Or did you know that Babe Ruth didn’t lose his money during the Great Depression because his money was safely invested in annuities?

One last one for you. Did you know that Wheel of Fortune often gives away annuities as prizes?

Annuities are a product that most of us have heard of, but what do we really know about them? What are they really? How do they work and when should I use them?

These are some of the questions we will answer as well as looking at the different types of annuities, and there are many.

What are Annuities?

Annuities were invented by Babylonian landlords in approximately 1700 BC. They used the income from a certain piece of farmland to provide lifetime rewards for soldiers loyal assistants.

In more recent times, annuities were first offered to the American public in 1912 by the Pennsylvania Company for Insurance on Lives and Granting Annuities.

According to Investopedia, an “annuity is a contractual financial product sold by financial institutions that are designed to accept and grow funds from an individual and then, upon annualization, pay out a stream of payments to the individual at a later point in time. The period of time when an annuity is being funded and before payments begin is referred to as the accumulation phase. Once payments begin, the contract is the annuitization phase.”

Annuities were designed to be a reliable source of steady cash flows for an individual in their retirement years. Or alleviate risk or the fear of outliving your money. A very real fear.

Annuities can also be created to turn a large lump sum of cash into a steady cash flow. This is great for winners of large sums of cash such as lottery winners or a winning a lawsuit.

Defined benefit pensions or Social Security are two examples of lifetime guaranteed annuities that pay retirees a steady cash flow until they pass.

You remember those J.G. Wentworth commercials? Well, those are the perfect example of a lifetime guaranteed annuity. You give them your lump sum of cash and they give you a lifetime cash flow for that exchange.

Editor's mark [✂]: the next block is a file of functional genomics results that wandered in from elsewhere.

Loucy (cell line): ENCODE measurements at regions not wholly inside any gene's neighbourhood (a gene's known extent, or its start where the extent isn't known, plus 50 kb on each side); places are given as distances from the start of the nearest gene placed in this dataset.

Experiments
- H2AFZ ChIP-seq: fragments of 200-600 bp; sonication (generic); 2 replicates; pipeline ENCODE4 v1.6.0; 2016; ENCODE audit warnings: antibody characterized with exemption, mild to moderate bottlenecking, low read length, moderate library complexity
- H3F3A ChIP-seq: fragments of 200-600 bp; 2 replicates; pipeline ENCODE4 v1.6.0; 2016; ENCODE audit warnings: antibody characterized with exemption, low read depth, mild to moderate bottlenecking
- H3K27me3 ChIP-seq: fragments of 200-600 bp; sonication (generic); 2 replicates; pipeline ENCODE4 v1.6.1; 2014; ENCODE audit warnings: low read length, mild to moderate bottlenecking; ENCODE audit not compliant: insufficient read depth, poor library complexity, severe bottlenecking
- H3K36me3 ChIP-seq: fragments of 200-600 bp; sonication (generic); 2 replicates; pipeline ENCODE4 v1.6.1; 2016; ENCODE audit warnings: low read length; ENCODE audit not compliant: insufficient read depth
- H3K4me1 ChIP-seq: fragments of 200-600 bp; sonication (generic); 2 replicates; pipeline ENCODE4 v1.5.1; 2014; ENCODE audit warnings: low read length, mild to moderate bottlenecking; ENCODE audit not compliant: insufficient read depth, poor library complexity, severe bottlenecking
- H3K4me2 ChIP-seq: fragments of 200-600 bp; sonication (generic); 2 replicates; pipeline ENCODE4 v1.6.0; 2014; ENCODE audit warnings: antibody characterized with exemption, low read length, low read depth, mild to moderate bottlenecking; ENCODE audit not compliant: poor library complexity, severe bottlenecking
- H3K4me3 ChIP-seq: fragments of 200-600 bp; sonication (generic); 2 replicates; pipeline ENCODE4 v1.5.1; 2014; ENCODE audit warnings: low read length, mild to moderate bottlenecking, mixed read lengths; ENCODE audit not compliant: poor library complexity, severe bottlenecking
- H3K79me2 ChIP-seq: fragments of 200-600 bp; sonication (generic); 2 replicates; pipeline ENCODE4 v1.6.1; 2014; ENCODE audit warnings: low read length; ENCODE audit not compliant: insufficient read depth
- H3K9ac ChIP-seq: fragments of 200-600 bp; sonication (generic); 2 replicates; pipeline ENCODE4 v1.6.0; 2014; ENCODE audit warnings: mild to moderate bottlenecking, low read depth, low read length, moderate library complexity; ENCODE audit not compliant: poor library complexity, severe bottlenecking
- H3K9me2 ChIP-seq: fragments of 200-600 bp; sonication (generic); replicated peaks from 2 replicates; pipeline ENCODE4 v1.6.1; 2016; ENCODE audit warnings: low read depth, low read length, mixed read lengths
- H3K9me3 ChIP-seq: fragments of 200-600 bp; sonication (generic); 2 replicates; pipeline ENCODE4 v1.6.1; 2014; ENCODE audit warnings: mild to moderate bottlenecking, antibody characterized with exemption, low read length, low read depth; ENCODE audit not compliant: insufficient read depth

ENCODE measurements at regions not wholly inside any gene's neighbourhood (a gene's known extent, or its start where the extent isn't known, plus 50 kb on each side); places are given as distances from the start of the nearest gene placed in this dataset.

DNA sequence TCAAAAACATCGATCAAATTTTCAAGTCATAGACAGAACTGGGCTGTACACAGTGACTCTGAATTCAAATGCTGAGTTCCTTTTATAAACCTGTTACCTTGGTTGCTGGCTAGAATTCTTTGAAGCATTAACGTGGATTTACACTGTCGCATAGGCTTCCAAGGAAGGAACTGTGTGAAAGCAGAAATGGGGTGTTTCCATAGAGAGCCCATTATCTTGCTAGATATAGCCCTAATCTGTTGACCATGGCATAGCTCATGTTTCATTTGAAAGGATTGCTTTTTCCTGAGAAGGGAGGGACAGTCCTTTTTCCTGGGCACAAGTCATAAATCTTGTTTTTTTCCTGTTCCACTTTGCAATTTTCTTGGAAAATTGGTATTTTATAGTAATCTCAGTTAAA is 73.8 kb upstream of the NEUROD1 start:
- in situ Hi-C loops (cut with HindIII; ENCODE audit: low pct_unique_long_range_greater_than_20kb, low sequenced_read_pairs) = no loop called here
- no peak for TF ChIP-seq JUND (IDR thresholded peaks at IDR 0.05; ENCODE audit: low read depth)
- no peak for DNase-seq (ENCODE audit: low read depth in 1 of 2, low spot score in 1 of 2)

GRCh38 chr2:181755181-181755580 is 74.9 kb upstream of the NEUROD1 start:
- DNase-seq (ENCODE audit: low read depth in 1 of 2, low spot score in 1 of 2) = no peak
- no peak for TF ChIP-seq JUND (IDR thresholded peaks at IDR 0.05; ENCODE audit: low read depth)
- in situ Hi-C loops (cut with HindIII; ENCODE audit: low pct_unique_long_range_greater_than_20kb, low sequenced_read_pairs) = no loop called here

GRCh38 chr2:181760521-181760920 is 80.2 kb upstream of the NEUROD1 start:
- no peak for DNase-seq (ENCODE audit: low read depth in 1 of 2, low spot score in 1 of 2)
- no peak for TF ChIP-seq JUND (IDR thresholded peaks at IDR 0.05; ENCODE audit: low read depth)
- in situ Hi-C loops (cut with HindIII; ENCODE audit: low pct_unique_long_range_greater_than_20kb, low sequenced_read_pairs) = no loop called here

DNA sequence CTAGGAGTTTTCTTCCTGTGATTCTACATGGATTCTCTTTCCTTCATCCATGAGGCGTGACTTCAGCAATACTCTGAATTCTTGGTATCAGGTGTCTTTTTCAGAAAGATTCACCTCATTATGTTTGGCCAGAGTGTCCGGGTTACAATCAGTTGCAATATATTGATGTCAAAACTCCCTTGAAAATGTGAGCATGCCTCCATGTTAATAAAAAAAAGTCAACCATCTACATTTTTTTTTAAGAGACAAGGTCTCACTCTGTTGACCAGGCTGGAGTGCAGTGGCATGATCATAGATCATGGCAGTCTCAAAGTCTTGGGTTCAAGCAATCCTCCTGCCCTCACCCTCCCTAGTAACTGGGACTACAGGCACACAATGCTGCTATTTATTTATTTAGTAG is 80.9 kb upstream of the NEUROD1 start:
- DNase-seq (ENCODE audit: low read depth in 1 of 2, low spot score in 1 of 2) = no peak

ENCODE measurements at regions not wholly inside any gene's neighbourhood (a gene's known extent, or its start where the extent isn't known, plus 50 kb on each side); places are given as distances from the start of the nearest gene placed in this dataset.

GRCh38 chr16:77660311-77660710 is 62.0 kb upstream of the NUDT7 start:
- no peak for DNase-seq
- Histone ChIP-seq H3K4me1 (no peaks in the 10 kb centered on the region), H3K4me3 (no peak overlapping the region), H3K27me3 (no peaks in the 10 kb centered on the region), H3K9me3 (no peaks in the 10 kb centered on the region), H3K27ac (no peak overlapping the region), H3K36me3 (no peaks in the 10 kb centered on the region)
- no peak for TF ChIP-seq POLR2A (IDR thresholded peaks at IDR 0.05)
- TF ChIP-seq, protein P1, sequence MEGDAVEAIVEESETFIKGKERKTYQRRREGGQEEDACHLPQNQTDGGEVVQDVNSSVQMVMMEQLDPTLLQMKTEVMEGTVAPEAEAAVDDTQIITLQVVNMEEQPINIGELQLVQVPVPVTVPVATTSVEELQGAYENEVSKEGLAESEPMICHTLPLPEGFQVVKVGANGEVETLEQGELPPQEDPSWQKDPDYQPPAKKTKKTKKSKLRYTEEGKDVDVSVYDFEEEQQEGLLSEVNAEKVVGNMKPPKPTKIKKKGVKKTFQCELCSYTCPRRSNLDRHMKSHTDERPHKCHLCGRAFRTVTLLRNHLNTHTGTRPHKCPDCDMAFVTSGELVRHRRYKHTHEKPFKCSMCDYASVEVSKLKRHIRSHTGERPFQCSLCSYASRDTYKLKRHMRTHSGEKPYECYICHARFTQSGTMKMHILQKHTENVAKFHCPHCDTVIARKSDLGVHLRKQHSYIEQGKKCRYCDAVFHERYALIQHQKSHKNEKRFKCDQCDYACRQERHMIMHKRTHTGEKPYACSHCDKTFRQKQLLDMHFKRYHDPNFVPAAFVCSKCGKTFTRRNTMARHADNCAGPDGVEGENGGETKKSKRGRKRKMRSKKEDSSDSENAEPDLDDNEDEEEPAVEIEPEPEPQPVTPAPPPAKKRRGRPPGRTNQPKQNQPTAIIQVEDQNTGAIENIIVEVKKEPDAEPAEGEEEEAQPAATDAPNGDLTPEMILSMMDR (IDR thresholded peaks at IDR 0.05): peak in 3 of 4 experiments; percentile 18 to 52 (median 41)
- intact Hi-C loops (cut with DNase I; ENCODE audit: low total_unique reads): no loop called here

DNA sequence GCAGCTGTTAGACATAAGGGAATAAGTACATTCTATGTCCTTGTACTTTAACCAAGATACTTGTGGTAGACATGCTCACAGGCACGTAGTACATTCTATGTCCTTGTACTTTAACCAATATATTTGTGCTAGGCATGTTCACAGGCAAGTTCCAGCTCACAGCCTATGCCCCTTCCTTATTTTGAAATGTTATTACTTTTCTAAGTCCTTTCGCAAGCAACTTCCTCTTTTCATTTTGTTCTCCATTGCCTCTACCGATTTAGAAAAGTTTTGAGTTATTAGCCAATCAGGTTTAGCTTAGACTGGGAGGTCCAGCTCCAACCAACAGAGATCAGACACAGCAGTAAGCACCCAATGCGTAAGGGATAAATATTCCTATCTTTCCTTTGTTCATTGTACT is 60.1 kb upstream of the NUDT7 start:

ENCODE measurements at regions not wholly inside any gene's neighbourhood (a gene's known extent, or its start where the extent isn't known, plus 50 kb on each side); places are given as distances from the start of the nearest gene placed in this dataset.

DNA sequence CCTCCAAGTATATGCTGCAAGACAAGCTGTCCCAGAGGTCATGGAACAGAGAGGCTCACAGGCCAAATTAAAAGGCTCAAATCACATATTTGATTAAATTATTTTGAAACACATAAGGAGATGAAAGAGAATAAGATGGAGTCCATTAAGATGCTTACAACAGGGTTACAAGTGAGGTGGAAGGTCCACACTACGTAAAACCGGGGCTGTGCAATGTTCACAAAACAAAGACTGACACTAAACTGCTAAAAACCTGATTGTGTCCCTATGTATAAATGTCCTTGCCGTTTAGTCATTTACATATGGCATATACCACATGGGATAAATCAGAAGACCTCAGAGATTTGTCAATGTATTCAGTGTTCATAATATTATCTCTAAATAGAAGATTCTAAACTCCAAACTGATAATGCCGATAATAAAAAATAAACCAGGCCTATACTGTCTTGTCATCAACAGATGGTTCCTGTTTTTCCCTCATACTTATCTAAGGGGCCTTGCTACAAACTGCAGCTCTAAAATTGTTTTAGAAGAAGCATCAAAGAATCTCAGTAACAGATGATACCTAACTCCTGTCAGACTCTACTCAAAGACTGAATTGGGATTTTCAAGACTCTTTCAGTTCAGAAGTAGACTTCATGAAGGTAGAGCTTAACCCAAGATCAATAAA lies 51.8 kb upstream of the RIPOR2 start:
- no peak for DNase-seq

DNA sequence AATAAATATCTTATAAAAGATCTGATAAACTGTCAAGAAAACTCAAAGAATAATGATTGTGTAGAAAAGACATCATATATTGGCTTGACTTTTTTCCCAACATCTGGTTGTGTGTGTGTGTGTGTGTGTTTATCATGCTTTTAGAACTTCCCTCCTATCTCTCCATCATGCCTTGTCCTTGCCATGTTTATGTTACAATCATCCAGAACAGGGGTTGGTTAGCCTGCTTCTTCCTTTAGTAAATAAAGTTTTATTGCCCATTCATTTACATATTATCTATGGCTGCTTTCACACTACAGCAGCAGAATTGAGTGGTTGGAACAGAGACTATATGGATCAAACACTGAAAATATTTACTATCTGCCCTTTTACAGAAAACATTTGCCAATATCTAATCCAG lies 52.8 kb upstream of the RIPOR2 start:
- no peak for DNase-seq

How do Annuities Work?

An annuity is a cross between an insurance product and an investment product. They come in many different shapes and sizes, but the basic theme is that you give your money to a financial institution, like an insurance company and they promise you a certain rate of return, usually for the rest of your life.

The annuity will make payments to you on either a future date or series of dates determined by you. The income you receive from an annuity can be paid out monthly, annually, or even a lump sum payment.

Typically the size of your payments is determined by the length of your payment period, among many other factors. You can either opt for a set number of payments for a set number of years or opt for payments for the rest of your life.

A big question asked often, are there tax benefits to an annuity?

In a word, yes. Money that is invested in an annuity grows tax-deferred. When you eventually start to take distributions that original investment is not a tax, but any gains will be taxed at the regular tax rate. This is very much like a Roth IRA in that respect.

Do you use annuities in an IRA? No, no, no, must I say it again! No.

Putting your money in an annuity is already tax-advantaged, which is one of the main benefits of any IRA, so that would be like trying to fly that airplane you are on by flapping your arms. Silly.

What are the different types of Annuities?

There are two different types of annuities: deferred and immediate.

1. Immediate Annuity-this is usually the easiest annuity for most people to understand. In its most basic form, it has very easy provisions. A typical fixed immediate annuity involves you making a lump-sum payment to an insurance company upfront. This is done with the understanding that you will receive payments on a regular basis from the insurer on an immediate basis. These would begin right away.

You can structure an immediate annuity to pay for the rest of your life, for a fixed period of time, or for as long as you live and you designate someone as a beneficiary and they will continue to receive your benefits for as long as they live.